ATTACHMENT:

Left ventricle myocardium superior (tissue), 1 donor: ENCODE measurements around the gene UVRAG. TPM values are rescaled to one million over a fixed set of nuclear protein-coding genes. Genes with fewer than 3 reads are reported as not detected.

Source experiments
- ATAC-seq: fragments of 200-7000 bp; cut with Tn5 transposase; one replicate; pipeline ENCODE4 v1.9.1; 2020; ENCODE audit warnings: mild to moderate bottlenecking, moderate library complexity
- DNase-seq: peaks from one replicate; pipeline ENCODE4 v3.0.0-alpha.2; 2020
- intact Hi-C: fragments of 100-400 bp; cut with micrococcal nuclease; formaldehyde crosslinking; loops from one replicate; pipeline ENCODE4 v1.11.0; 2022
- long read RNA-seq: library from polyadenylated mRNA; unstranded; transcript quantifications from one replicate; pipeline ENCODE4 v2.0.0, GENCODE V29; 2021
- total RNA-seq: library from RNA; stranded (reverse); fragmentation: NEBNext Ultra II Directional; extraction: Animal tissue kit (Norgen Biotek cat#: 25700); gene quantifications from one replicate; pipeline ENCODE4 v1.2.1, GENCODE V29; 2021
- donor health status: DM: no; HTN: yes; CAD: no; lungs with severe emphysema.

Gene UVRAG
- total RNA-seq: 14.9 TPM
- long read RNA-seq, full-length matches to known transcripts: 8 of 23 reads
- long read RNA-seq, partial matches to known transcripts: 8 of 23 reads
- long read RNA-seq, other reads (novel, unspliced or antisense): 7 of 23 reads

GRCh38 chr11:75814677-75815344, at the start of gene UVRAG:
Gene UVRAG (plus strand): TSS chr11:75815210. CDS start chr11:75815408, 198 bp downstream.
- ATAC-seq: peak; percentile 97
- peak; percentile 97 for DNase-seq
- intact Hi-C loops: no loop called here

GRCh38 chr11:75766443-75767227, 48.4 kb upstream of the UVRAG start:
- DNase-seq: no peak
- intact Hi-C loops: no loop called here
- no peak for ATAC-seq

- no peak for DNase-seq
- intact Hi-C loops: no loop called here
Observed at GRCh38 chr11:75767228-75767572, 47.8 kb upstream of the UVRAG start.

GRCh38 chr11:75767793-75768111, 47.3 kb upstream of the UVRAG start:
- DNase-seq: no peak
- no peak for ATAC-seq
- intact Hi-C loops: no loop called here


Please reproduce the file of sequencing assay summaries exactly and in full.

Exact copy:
Left ventricle myocardium superior (tissue), 1 donor: ENCODE measurements around the gene UVRAG. TPM values are rescaled to one million over a fixed set of nuclear protein-coding genes. Genes with fewer than 3 reads are reported as not detected.

Source experiments
- ATAC-seq: fragments of 200-7000 bp; cut with Tn5 transposase; one replicate; pipeline ENCODE4 v1.9.1; 2020; ENCODE audit warnings: mild to moderate bottlenecking, moderate library complexity
- DNase-seq: peaks from one replicate; pipeline ENCODE4 v3.0.0-alpha.2; 2020
- intact Hi-C: fragments of 100-400 bp; cut with micrococcal nuclease; formaldehyde crosslinking; loops from one replicate; pipeline ENCODE4 v1.11.0; 2022
- long read RNA-seq: library from polyadenylated mRNA; unstranded; transcript quantifications from one replicate; pipeline ENCODE4 v2.0.0, GENCODE V29; 2021
- total RNA-seq: library from RNA; stranded (reverse); fragmentation: NEBNext Ultra II Directional; extraction: Animal tissue kit (Norgen Biotek cat#: 25700); gene quantifications from one replicate; pipeline ENCODE4 v1.2.1, GENCODE V29; 2021
- donor health status: DM: no; HTN: yes; CAD: no; lungs with severe emphysema.

Gene UVRAG
- total RNA-seq: 14.9 TPM
- long read RNA-seq, full-length matches to known transcripts: 8 of 23 reads
- long read RNA-seq, partial matches to known transcripts: 8 of 23 reads
- long read RNA-seq, other reads (novel, unspliced or antisense): 7 of 23 reads

GRCh38 chr11:75814677-75815344, at the start of gene UVRAG:
Gene UVRAG (plus strand): TSS chr11:75815210. CDS start chr11:75815408, 198 bp downstream.
- ATAC-seq: peak; percentile 97
- peak; percentile 97 for DNase-seq
- intact Hi-C loops: no loop called here

GRCh38 chr11:75766443-75767227, 48.4 kb upstream of the UVRAG start:
- DNase-seq: no peak
- intact Hi-C loops: no loop called here
- no peak for ATAC-seq

- no peak for DNase-seq
- intact Hi-C loops: no loop called here
Observed at GRCh38 chr11:75767228-75767572, 47.8 kb upstream of the UVRAG start.

GRCh38 chr11:75767793-75768111, 47.3 kb upstream of the UVRAG start:
- DNase-seq: no peak
- no peak for ATAC-seq
- intact Hi-C loops: no loop called here